On Thu, 2007-06-07 at 10:56 +0300, Philip Van Hoof wrote: > On Thu, 2007-06-07 at 08:25 +0200, Gilles Dartiguelongue wrote: > > Le jeudi 07 juin 2007 à 01:53 +0300, Philip Van Hoof a écrit : > > > Without immediately writing to disk work, the download by itself will > > > consume around 120 MB of RAM, and will most likely fail due to network > > > timeouts and other such problems (it'll take a while, since Evolution > > > fetches a ridiculous large amount of headers for each message for > > > building its summary). > > > > > isn't the imap-features plugin's goal to reduce/customize the amount of > > downloaded headers ? Or is it that it's still not enough ? > > It improves the situation by setting your url-string to have the > "basic_headers" option. In the imap code of Camel, it will then ask for > less headers (but still way too much).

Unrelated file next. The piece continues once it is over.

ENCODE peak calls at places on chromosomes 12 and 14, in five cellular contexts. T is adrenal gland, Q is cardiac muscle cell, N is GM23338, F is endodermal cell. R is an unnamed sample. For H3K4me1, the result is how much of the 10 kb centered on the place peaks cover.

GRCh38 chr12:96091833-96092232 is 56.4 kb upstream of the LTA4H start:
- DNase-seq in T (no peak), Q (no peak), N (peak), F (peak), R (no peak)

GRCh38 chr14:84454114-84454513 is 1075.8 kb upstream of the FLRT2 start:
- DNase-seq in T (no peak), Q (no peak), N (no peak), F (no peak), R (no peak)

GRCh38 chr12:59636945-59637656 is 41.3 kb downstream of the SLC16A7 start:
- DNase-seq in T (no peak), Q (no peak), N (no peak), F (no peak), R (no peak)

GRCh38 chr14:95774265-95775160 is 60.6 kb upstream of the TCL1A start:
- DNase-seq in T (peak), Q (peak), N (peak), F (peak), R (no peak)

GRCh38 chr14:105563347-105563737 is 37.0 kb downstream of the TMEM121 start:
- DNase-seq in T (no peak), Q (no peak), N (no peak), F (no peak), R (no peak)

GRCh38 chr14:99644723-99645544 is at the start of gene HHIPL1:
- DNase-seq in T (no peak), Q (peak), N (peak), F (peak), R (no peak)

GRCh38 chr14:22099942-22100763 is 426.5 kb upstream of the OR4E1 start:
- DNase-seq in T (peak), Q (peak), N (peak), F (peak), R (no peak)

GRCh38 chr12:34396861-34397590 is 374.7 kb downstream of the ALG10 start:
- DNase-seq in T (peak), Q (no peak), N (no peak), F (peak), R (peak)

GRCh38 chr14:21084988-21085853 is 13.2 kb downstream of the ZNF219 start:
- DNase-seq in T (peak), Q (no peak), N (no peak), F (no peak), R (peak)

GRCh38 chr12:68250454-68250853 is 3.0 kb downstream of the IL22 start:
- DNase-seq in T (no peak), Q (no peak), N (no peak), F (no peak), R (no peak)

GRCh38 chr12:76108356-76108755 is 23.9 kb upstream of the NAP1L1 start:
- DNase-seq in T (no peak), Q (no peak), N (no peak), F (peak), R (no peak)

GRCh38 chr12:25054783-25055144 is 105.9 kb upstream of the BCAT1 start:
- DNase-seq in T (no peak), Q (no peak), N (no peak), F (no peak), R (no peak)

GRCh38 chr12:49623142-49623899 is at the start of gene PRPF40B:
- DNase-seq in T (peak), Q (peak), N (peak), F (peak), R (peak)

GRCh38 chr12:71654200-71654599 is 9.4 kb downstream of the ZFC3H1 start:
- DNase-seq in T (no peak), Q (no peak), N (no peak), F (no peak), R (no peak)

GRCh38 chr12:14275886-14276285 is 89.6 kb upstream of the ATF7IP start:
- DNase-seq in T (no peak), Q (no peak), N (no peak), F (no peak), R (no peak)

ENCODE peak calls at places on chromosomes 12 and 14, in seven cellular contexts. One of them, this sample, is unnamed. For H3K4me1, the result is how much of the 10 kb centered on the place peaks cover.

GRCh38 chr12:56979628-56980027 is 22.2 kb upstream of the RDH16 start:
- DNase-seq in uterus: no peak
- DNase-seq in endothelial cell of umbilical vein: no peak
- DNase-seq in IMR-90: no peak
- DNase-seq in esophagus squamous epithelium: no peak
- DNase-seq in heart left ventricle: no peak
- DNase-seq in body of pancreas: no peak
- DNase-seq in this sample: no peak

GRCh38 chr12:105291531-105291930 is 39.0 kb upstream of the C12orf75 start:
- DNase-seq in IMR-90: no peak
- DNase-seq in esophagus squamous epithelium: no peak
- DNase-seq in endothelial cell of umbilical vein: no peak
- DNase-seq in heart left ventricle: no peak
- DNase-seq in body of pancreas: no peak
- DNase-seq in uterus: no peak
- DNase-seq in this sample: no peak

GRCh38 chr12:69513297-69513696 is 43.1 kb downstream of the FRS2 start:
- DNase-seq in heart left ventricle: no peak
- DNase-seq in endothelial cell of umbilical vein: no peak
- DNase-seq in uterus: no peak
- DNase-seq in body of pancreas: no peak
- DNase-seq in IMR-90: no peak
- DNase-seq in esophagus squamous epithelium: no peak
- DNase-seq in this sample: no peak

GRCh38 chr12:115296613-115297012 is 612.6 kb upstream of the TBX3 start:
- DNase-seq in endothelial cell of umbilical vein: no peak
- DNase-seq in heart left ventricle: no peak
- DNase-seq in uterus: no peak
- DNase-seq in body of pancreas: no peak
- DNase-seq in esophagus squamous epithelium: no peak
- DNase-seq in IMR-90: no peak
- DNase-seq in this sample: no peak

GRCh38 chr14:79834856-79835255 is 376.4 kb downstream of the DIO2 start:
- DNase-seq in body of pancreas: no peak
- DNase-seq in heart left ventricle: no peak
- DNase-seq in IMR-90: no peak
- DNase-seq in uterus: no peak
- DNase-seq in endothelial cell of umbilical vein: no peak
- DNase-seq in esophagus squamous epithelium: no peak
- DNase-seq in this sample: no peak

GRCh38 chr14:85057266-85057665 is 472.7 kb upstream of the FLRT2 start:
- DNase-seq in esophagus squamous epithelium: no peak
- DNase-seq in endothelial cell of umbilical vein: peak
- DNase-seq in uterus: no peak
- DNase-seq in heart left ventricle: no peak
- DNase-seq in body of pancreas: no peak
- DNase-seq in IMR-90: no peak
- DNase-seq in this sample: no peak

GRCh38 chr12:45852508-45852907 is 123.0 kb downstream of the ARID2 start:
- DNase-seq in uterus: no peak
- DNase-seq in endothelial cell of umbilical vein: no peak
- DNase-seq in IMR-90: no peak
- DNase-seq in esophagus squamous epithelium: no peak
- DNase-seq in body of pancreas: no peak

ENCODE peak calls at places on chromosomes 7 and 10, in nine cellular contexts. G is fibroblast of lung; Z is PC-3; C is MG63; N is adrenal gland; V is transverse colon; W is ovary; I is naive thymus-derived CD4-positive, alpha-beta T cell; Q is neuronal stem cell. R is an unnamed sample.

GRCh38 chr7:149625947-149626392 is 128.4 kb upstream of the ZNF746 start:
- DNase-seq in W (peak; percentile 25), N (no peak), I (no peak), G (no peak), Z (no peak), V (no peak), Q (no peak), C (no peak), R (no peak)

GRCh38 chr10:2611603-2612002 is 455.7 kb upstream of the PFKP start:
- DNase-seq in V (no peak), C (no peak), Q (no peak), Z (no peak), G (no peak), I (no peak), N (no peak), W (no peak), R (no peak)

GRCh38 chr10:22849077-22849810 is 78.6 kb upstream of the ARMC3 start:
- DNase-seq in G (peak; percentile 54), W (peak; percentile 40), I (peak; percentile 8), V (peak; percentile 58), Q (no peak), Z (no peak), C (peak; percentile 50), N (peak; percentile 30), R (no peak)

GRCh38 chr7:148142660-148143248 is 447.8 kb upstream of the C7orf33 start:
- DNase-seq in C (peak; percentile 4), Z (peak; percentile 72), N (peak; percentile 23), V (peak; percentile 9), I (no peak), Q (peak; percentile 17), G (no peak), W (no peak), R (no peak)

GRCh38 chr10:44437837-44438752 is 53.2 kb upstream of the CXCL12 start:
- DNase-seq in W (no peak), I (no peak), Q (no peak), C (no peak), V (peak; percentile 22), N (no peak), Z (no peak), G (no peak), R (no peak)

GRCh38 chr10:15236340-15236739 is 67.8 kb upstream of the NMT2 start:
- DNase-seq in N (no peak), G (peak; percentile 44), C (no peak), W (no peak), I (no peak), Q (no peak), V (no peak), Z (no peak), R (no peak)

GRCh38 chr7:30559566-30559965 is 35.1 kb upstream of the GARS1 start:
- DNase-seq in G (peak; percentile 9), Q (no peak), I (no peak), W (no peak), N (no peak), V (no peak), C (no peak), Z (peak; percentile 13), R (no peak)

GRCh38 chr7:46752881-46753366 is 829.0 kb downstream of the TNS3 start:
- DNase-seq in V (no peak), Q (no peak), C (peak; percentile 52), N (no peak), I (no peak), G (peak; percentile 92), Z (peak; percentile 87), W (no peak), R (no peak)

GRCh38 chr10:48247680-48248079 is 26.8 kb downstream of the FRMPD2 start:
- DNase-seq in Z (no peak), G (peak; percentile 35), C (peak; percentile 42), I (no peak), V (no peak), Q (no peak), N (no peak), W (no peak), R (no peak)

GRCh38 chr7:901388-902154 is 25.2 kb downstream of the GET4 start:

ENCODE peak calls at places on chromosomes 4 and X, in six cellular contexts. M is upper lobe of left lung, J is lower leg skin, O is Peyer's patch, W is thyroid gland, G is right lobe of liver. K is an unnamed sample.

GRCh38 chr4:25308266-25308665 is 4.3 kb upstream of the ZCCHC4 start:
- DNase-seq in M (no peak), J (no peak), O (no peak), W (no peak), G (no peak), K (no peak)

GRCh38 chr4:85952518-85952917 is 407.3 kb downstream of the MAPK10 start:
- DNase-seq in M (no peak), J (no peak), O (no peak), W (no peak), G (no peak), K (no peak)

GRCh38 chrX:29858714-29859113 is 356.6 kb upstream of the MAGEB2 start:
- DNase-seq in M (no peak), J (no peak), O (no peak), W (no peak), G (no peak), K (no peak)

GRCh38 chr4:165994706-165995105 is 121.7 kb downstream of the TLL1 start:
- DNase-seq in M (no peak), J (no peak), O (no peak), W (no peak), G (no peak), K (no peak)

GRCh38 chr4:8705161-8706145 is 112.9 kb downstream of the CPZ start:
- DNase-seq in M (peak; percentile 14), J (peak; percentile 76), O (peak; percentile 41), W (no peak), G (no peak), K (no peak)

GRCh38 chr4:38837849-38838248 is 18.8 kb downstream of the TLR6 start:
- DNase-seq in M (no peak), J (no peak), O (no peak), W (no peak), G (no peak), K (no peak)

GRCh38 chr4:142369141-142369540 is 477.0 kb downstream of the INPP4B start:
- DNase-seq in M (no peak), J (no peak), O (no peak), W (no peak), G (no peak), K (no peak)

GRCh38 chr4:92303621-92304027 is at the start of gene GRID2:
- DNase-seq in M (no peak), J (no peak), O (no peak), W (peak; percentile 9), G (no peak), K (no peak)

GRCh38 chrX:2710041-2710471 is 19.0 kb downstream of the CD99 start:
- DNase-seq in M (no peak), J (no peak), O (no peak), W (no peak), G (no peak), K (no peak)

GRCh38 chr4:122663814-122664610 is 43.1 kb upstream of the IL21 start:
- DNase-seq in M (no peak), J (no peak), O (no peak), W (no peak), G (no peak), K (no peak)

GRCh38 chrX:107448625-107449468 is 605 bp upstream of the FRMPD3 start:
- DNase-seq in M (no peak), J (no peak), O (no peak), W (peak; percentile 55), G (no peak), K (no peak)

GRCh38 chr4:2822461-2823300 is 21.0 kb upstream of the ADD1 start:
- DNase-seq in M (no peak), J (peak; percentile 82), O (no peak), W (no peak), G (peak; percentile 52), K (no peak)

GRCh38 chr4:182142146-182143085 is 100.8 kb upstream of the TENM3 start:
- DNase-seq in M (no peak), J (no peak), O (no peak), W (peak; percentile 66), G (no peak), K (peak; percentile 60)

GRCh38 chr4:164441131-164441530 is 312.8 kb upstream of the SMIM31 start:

if you set the option to "basic headers", it will only fetch the minimal set of headers required to show the message-list: "DATE FROM TO CC SUBJECT REFERENCES IN-REPLY-TO MESSAGE-ID MIME-VERSION CONTENT-TYPE " (actually, why is MIME-VERSION in there? it's useless) > > A major improvement it certainly isn't. it's not possible to do better w/o dropping features like message threading. In fact, the above minimalizing of header fetching already breaks the quick context-menu "vfolder on mailing-list" and "filter on mailing-list" features as well as making vfoldering on mailing-list oodles slower (if it even still works after disabling the headers) > > The best way is to ask for the ENVELOPE and the remaining info using the > normal BODY.PEEK method. Have you actually ever tested this theory? or did you just pull this out of your proverbial? You should note that Thunderbird does not use ENVELOPE, probably because they found it was LESS efficient to fetch the ENVELOPE + BODY.PEEK[HEADER.FIELDS (REFERENCES CONTENT-TYPE)] on many existing IMAP servers in the wild. Having myself tested this in the past, I don't recall it making much difference one way or the other. Sadly using ENVELOPE breaks on at least one proprietary IMAP server which occasionally likes to send back responses with NIL as each and every item, at least until a client has issued a BODY.PEEK fetch request. > It should be possible to specify per folder > which of the headers are to be fetched, to make it really efficient. how do you propose calculating the list of headers each folder should request? which headers would you eliminate conditionally? > > The imap4 implementation seems to have an ENVELOPE parser, so I guess > either it does it already or it will use ENVELOPE in future. it fetches: ENVELOPE BODY.PEEK[HEADER.FIELDS (Content-Type References In-Reply-To)] and optionally the mailing-list headers I believe it fetches IN-REPLY-TO (which is included in ENVELOPE) explicitly because some IMAP servers tried to be smart and parse the IN-REPLY-TO header for us and didn't handle embedded phrases which certain broken free-software mailers like to send. > > For a mobile device, that works over GPRS, you for example are usually > not interested (not at all) in the mailinglist specific headers. this is mobile-device specific tho, when I was implementing imap4 and people started trying to use it, it was their #1 complaint (which is why imap4 conditionally requests the mlist headers... tho that flag may be hard-coded to TRUE now, I'm not sure) > > It would also be possible to do it in multiple passes. For example get a > modest list of headers, and after that get more and more. but then you introduce a lot more complexity (e.g. scheduling such a fetch) slowness for the user (e.g. if he expects to be able to right-click and select "vfolder on mailing-list", he'd have to wait if the info had not yet been fetched... or even just selecting a mailing-list vfolder) keep in mind also that this is a one-time fetch, so while opening a folder for the first time might be slow (if you have 1000's of messages), future folder selections would take a much more reasonable amount of time to open (especially with CONDSTORE support which reduces the FLAGS sync requirements, which is where the real slowness is when opening a folder for most users) > > In any case, none of the current Evolution code implements consuming the > CONDSTORE capabilities of some modern IMAP servers (like MBox and > Cyrus). > > CONDSTORE is really going to make an enormous difference in bandwidth > consumption with large folders. That's because you only need to fetch > the flags of the changed messages to synchronise flags. yes, this would be nice to have... but as far as I'm aware, it is still only a draft standard (e.g. it could change). I would probably not be opposed to a CONDSTORE implementation making it into upstream camel, tho. > > Note that Tinymail's camel-lite implements all the needed solutions to > this bandwidth consumption problem. And that its code is, although a lot > of work because the Evolution maintainers didn't seem interested at the > time it was happening, definitely portable to upstream. > some of your changes are broken wrt working with all imap servers in the wild. > Its implementation include solutions for the headers, it immediately > saves the headers to disk and unlike Evolution's Camel it can resume > partial summary downloads, it wont peek memory allocation during > downloading, it implements Push E-mail using IMAP IDLE and it implements > CONDSTORE. > > Although I'm definitely not satisfied with any of either Camel nor > camel-lite's IMAP code. The thing is that I'd much prefer a client-side > implementation that does proper pipelining. For example Infotrope, > Telomer and Polymer does this on an experimental basis (Infotrope is the > library). > > ps. In my opinion is also the imap4 project getting the majority of > its > design wrong. thank you, oh king of software design. Jeff _______________________________________________ Evolution-hackers mailing list Evolutionfirstname.lastname@example.org http://mail.gnome.org/mailman/listinfo/evolution-hackers